Avoiding Drugs and Surgery, and a Path to All-Natural Healing
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Patient Jane Doe, age 42, entered the practice as an established patient that had not been seen for nine months. Her new presentation of neck pain and headaches represented a different condition than her previously encountered lower-back pain.
She was seen for three visits involving spinal adjustments and electrical muscle stimulation, including some deep-tissue techniques. She had some minor, temporary relief, but the condition was still significantly present on that third visit when she expressed some discontent on the continuation of her symptomatology and moderate pain with headaches. She indicated her desire to seek medical attention and essentially was telegraphing that she was going to go to another provider along the medical route. She stated her husband was pushing her to go to their family medical doctor.
The digital X-ray difference
Although the DC explained cervicogenic headaches and the loss of range of motion (ROM), as well as the tight musculature and joint fixation found on the basic examination from her first visit the week prior, she seemed reluctant to continue with care even though it had only been three visits. The chiropractor had always been a successful communicator, and the majority of times patients would follow his recommendations — especially at this stage of care.
It was suggested to Jane that further diagnostics were required to determine the exact alignment in both the upper-cervical spine as well as the mid-cervical region, since her posture demonstrated forward head carriage. Since prior X-rays had not been taken on her cervical spine, it would help to get an accurate assessment of her spine to determine the exact involvement with her condition. She said she didn’t have time, but when it was explained that the entire process would take only five minutes, she agreed.
Since she sits at her desk much of the day working at a computer with a notable loss of extension ROM, it was clear that a five-view cervical series that included flexion and extension views would be needed. The DC used their digital X-ray system and obtained all of the images in just a few minutes.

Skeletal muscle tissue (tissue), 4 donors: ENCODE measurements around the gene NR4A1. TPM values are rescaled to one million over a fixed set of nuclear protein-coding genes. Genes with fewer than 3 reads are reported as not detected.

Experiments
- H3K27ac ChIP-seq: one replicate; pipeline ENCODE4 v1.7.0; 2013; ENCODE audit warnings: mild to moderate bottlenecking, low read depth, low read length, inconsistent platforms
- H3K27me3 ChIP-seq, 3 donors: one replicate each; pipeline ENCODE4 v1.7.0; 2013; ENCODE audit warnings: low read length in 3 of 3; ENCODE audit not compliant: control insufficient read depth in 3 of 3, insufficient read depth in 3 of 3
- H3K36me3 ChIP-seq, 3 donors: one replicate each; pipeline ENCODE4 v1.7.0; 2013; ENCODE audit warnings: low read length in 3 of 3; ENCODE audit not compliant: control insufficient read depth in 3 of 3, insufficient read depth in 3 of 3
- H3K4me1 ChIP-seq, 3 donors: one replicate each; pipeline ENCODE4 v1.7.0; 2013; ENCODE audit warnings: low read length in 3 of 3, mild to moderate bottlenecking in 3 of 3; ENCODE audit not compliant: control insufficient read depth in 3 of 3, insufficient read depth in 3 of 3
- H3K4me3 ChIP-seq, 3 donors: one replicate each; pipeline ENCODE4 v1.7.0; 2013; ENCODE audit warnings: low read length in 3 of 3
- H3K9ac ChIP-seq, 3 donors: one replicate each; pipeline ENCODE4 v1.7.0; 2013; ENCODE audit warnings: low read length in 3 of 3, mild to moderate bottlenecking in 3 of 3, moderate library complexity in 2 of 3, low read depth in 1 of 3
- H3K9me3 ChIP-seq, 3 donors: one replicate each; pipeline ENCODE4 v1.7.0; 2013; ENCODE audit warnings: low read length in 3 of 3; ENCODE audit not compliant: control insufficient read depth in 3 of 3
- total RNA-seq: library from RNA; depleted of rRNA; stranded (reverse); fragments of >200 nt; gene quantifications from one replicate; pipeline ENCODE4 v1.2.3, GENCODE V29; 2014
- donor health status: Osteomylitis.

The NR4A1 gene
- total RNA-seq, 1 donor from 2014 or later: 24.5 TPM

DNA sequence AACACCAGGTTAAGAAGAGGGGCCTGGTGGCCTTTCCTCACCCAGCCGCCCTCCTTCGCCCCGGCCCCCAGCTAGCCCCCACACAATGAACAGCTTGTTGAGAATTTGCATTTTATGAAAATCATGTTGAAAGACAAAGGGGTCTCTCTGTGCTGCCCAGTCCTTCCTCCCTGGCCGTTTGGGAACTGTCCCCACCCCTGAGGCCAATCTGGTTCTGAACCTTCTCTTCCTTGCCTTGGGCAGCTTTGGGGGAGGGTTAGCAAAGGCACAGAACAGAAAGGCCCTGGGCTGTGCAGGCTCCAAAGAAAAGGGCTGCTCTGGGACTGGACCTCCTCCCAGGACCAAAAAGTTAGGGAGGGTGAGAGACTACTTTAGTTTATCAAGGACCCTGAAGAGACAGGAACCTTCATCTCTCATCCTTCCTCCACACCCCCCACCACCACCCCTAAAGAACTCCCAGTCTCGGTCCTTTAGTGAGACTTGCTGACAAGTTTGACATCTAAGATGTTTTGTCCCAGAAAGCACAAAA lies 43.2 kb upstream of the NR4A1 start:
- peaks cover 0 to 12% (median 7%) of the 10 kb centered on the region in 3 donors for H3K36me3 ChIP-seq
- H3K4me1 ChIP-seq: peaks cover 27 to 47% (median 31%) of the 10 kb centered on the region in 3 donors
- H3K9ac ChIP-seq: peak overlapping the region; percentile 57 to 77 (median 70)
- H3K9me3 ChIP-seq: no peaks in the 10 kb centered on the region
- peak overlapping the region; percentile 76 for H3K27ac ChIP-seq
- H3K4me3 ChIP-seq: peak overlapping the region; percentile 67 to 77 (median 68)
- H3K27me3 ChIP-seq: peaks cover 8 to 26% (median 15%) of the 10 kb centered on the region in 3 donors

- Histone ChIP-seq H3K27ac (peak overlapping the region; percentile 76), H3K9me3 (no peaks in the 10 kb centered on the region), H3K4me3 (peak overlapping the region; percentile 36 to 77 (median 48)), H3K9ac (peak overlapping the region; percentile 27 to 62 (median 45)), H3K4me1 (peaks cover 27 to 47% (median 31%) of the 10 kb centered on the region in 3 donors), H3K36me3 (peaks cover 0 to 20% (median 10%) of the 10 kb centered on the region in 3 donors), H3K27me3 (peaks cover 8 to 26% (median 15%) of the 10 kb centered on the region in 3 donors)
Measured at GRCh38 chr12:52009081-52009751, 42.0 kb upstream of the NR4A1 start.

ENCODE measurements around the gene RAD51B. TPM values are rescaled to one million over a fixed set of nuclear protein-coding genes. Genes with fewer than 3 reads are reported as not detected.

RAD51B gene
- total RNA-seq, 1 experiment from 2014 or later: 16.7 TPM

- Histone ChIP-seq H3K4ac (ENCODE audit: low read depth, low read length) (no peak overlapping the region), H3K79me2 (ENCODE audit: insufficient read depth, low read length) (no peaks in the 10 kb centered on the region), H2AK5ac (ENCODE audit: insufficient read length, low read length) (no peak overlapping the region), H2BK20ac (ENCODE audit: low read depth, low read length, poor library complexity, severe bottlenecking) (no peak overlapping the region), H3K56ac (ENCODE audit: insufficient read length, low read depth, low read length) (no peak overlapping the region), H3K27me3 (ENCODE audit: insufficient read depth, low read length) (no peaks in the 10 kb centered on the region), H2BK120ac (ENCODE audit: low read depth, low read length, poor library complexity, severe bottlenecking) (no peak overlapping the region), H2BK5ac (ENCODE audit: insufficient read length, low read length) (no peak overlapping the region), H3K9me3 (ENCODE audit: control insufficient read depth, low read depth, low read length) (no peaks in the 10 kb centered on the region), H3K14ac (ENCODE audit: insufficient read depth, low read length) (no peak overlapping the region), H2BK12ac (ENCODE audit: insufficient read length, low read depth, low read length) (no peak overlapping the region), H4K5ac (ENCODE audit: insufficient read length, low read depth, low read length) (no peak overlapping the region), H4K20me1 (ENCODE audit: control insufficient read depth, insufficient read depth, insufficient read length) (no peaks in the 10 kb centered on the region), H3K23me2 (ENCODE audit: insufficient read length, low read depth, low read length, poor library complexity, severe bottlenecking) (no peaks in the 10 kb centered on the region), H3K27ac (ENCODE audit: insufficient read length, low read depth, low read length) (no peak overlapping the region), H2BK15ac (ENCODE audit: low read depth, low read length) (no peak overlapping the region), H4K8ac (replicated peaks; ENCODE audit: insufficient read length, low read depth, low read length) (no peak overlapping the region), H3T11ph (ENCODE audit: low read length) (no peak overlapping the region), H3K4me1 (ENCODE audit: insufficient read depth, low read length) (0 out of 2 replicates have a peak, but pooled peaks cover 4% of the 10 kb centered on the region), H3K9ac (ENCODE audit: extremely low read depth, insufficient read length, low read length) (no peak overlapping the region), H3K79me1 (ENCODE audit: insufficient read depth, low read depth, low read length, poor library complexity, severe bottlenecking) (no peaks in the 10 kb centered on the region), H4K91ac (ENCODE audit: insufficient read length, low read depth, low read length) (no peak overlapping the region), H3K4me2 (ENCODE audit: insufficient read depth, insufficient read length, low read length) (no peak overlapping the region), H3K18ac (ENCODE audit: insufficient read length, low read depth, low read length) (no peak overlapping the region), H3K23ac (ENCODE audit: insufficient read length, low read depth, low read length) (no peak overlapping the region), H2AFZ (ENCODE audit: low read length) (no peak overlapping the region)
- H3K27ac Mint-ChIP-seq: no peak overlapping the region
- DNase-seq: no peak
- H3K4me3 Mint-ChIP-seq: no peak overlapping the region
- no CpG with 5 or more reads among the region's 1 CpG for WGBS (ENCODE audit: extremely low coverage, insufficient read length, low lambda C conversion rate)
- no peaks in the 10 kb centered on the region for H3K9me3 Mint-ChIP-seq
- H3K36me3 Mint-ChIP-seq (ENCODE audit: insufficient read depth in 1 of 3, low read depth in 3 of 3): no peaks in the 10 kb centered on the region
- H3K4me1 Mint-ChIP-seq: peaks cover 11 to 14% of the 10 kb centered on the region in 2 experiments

The findings demonstrated a severe reversed cervical curve with degenerative changes at the C5-C6 level with anterior osteophytes, and significant disc degeneration at the C5-C6 level. In addition, her C2 vertebrae was rotated significantly to the right side and counter-rotation on the C1 to the left, causing biomechanical alterations and cervicogenic HA causation involvement. In addition, significant loss of extension was also evident.
Some of these findings were previously unknown by examination. Utilizing annotations on the digital X-rays, we were able to illustrate for the patient a direct comparison between what her X-rays revealed in contrast to a normal cervical spine.
Life-changing visual patient communication
That day was significant for the patient. It changed her life. The digital X-rays, complete with those annotations, empowered her in a way that simple explanations could not. She could literally see her condition, and after sharing the annotated digital X-rays with her husband, committing to the recommended care plan was a no-brainer.